I know some in this field and their is virtually none, if any, top retrievers trained w No aversive. Most heavily use marker training but basically NONE use it exclusively. Same goes for working dogs.

  9. ABengelke
    | Reply

    I like Susan Garrett’s saying about this: “Be your dog’s TEAM leader, not pack leader!”.

    And also, is important for people to understand that POSITIVE IS NOT PERMISSIVE.

  10. fellyfell23
    | Reply

    @kokkeibunni07 yes i’d be upset but i didn’t take anything away from him. i went over to pet him. if you read it closely you would see that. He already knows the “let go” command and does it anytime i’ve asked. even with food. i was just surprised he growled at me with food in his hand since he’s never done anything like that before.

  11. grejotte
    | Reply

    @MsJayree First thing you gotta know is that it is impossible to have a hierarchy between two different species, so it is impossible that your dog perceive you like a part of a “pack”. Second is that, about that hierarchy and dominance theory, it was proven to be all wrong. Dogs aren’t like wolves at all and they do not have a solid hierarchy between them. It has been proven that using dominance over them isn’t effective. So, he can sleep in your bed if you want, it doesn’t make any difference.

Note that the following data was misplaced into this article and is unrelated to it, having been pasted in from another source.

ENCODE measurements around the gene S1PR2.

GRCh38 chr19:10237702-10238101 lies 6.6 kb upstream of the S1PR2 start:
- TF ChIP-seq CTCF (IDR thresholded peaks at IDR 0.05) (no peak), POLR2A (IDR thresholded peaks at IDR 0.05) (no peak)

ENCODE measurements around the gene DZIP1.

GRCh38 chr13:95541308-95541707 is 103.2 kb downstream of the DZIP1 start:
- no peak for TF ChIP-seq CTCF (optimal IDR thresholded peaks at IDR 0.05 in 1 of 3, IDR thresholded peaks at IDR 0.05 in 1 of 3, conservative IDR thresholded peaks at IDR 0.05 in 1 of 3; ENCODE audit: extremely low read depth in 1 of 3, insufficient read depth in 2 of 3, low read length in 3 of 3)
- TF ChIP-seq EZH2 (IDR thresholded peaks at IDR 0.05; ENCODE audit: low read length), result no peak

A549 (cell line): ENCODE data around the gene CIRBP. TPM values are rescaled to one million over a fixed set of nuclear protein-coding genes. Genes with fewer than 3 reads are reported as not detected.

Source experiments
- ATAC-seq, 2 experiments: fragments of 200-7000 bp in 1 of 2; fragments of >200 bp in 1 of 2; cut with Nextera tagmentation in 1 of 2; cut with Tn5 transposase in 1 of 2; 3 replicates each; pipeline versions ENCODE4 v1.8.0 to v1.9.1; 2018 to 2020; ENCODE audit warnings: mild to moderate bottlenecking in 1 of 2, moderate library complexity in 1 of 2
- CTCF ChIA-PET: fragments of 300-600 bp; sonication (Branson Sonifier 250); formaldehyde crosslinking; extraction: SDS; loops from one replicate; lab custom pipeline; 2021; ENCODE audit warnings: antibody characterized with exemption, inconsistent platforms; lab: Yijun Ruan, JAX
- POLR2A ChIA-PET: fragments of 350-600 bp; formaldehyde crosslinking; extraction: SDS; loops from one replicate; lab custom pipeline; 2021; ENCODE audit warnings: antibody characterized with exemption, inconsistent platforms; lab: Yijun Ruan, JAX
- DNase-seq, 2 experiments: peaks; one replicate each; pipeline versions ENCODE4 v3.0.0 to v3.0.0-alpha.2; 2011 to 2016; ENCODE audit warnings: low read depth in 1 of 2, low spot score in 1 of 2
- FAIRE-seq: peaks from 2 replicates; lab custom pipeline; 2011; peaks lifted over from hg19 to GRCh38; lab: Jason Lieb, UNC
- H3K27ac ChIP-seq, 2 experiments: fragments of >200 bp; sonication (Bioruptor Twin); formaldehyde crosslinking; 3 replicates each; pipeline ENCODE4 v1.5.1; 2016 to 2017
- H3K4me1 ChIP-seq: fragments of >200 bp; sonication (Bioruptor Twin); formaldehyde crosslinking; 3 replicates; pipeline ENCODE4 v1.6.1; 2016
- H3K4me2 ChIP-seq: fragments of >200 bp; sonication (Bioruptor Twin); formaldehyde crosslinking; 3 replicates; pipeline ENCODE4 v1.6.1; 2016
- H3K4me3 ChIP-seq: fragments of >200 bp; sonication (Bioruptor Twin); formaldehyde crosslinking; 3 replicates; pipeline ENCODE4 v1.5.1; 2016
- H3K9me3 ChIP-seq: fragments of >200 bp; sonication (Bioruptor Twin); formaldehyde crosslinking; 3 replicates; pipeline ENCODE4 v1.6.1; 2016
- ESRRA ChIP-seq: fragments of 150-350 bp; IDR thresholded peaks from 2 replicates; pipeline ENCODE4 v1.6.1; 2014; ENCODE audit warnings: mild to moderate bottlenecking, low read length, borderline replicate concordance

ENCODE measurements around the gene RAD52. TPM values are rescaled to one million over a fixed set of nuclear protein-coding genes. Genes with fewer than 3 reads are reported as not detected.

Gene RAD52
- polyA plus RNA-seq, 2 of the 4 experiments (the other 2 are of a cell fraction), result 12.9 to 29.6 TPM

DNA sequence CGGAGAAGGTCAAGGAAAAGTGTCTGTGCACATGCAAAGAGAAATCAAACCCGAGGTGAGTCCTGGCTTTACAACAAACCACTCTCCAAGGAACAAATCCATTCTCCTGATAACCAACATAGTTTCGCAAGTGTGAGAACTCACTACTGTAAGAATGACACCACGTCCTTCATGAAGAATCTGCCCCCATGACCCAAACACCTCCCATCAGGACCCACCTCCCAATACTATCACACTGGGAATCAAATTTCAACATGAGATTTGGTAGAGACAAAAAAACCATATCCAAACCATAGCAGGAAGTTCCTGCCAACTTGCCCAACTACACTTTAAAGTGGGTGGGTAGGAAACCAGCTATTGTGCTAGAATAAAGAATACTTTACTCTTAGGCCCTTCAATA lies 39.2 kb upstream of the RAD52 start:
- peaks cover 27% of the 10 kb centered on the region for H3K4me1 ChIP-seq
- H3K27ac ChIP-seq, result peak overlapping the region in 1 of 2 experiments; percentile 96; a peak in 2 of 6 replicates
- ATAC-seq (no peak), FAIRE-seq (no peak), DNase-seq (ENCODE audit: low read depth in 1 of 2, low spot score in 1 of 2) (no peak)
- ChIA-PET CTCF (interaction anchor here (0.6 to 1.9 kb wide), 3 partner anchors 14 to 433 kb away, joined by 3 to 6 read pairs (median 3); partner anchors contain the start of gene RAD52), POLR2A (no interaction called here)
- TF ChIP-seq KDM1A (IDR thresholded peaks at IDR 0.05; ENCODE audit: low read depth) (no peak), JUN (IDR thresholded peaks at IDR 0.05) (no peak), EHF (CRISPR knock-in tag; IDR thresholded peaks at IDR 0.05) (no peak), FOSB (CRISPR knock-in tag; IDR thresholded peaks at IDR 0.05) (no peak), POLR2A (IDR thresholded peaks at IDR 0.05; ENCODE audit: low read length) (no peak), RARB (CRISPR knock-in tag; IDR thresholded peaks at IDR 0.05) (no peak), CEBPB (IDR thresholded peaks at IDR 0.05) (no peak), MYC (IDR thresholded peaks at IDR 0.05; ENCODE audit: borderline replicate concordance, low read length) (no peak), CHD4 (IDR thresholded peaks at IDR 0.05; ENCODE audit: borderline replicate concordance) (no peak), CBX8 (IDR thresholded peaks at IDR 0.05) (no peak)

12. mtjor156
    | Reply

    @AgilityFox I just can’t seem to completely connect the dots with this type of training I guess. I appreciate your response but I still don’t understand. You make it seem as if dogs only perform actions that are taught to them and don’t act on their own volition.

  13. AgilityFox
    | Reply

    @mtjor156 Of course the dogs act on their own will.
    Your job as a trainer is to reinforce the behaviours you want, and not reinforce or allow self reinforcement of behaviours you don’t want.
    You will not need to “correct” unwanted behaviours, because you will prevent them from happening.

    You will either redirect the unwanted behaviour, or manage the environement, or build more value for an alternative behaviour. In some cases, it could be necessary to do all 3.

  14. AgilityFox
    | Reply

    @mtjor156 I know it may seem difficult, but it can be done.
    You need to change old habits, be pro-active, and think out of the box. ๐Ÿ™‚

  15. blackdogxx
    | Reply

    I learned that the person with the toys,food,water, house, crate and dog bed is the leader by any measure. Whether you are a humane and effective leader for your dog is up to you. The dog cannot be responsible and does not have human reasoning ability. You have to be the trainer and caregiver. But remember that dogs have been the only species that has a real relationship with another species in all of nature. For thousands of years, people have had dogs as companions. YOU are responsible!

  16. MsJayree
    | Reply

    @grejotte i don’t believe in it, i was just wondering if he has them sleep with him, lol

  17. thatoneguy2
    | Reply